In 2016, the National Science Foundation (NSF) unveiled a set of “Big Ideas,” 10 bold, long-term research and process ideas that identify areas for future investment at the frontiers of science and engineering (see https://www.nsf.gov/news/special_reports/big_ideas/index.jsp). One of these ideas, "The Quantum Leap: Leading the Next Quantum Revolution,” advances quantum technologies of the future: quantum computing, quantum communication, quantum simulations and quantum sensors. Recent advances in understanding and exploiting quantum mechanics are laying the foundation for generations of new discoveries that can benefit society in unforeseen ways. This "quantum revolution" requires a highly-trained workforce that can advance the envelope of what is possible, through research and development of practical solutions for quantum technologies. Academic faculty serve a vital role in the development of this workforce, by training the next generation of students while performing vital research.
The disciplines of computer science (CS), information science (IS), and computer engineering (CE) are at the nexus of the interdisciplinary breakthroughs needed to design advanced quantum computing, modeling, communication and sensing technologies. NSF recognizes that there is inadequate research capacity in the CS/CE disciplines in the realm of Quantum Computing & Information Science (QCIS).
The QCIS-Faculty Fellows (QCIS-FF) program therefore aims to grow academic research capacity in the computing and information science fields to support advances in quantum computing and/or communication over the long term. Specifically, QCIS-FF seeks to support departments and schools in U.S. institutions of higher education that conduct research and teaching in computer science, information science, and/or computer engineering, with the specific goal of encouraging hiring of tenure-track and tenured faculty in quantum computing and/or communication. Cross-disciplinary and multi-department hires are welcomed; however, intellectual ownership and primary assignment should be with the department primarily engaged in research and teaching activities for computer and information science and engineering. NSF funding will support the entire academic year salary and benefits of the newly recruited tenure-track or tenured faculty member for a duration of up to three years. Each proposal must request support for only one faculty position. Total budget is not to exceed $750,000 per proposal, with up to two awards per institution, across all departments in any given institution.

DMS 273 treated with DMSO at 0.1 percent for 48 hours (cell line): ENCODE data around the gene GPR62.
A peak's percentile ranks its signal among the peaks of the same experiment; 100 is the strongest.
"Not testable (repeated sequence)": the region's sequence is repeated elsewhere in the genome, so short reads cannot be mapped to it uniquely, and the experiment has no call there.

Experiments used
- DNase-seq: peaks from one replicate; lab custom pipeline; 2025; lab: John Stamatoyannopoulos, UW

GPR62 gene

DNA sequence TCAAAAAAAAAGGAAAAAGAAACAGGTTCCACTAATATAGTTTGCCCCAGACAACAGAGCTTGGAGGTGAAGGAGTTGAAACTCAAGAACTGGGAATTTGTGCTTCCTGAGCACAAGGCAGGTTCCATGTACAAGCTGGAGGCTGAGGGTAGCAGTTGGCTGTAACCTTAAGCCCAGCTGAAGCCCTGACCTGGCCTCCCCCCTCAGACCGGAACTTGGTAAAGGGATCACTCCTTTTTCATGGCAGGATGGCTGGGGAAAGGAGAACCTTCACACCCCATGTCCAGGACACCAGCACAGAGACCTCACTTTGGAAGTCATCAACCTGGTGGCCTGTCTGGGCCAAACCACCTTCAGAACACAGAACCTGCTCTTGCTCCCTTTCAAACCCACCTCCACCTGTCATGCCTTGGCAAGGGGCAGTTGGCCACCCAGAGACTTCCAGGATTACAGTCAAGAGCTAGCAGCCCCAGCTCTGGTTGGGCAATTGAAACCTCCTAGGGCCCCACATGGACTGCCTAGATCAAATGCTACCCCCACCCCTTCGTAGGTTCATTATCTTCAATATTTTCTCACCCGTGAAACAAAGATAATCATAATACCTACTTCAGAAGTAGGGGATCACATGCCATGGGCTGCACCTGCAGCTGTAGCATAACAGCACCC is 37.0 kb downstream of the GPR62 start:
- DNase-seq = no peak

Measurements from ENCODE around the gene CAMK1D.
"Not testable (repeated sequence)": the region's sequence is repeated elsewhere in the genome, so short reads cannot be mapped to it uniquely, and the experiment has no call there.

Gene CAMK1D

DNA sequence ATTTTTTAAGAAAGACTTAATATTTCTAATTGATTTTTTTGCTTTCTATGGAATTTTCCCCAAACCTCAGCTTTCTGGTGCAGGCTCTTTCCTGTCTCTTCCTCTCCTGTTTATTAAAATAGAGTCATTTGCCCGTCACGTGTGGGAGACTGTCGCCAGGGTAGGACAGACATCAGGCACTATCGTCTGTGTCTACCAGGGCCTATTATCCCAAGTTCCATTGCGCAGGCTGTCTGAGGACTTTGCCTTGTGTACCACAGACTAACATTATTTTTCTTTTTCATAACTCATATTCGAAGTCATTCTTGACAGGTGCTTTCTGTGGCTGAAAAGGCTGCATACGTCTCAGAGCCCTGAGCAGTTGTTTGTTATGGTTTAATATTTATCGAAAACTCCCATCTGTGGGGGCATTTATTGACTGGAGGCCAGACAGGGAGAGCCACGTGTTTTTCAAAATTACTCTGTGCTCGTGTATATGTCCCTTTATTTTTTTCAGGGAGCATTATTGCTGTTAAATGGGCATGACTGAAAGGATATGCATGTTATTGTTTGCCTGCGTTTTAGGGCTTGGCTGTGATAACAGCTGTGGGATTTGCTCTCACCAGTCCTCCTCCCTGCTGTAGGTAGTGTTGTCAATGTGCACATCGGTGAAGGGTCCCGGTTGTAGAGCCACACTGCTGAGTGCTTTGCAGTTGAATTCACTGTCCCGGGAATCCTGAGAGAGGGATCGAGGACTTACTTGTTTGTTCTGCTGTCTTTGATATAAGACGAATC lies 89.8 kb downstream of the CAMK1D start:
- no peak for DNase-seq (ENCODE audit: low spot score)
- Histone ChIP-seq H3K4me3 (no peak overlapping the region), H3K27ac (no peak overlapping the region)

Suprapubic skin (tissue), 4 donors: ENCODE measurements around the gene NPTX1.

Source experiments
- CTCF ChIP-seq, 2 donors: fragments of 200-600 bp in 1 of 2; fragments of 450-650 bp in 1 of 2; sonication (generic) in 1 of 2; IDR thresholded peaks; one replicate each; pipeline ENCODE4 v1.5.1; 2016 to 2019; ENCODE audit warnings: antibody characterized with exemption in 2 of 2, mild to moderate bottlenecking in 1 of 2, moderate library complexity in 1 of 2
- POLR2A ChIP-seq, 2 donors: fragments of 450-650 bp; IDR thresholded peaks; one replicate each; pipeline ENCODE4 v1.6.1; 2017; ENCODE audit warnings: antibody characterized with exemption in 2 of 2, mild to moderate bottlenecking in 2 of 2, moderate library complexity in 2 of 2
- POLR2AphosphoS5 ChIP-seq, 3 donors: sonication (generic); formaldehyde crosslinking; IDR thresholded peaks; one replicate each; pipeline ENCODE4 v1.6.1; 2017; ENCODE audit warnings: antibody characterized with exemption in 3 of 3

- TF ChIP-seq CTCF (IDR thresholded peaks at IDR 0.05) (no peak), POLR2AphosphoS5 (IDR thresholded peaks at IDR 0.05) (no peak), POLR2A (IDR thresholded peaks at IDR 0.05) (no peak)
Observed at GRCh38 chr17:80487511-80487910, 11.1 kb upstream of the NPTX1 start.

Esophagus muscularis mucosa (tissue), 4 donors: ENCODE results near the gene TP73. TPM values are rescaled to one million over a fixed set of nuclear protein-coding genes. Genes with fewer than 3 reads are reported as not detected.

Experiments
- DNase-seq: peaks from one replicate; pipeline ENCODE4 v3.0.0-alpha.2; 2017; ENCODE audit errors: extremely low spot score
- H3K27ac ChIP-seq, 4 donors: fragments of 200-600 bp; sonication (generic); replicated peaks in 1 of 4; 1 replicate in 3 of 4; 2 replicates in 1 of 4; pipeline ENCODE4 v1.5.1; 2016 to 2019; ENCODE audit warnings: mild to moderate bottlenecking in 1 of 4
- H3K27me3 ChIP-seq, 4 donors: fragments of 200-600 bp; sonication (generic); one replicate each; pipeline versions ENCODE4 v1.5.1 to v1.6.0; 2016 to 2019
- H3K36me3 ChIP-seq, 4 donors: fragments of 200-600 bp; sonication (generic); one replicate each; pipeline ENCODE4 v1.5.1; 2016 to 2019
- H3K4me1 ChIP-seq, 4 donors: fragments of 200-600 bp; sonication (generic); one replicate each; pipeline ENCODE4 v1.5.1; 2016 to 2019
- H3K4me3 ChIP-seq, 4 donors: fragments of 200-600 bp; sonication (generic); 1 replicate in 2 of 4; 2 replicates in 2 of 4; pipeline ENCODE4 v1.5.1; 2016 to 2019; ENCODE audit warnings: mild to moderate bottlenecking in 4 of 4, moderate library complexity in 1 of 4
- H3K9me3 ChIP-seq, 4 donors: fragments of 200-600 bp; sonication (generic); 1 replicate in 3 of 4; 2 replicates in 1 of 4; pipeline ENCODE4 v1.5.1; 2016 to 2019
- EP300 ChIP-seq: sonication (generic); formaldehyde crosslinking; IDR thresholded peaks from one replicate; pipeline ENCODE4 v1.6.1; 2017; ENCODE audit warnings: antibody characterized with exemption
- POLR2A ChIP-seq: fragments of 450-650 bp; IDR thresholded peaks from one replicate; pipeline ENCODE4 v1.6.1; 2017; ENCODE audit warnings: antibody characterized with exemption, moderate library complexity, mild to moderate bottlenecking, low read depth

Proposals in response to this solicitation are to be submitted by the department chair/head or his/her designee. The grants will be awarded as continuing grants, subject to assessment each year, and the funding will be released in one-year increments only if the award conditions are met, as noted in this solicitation. NSF strongly encourages proposals from universities that do not have established quantum computing and/or communication activities, as well as hires that foster cross-departmental synergies.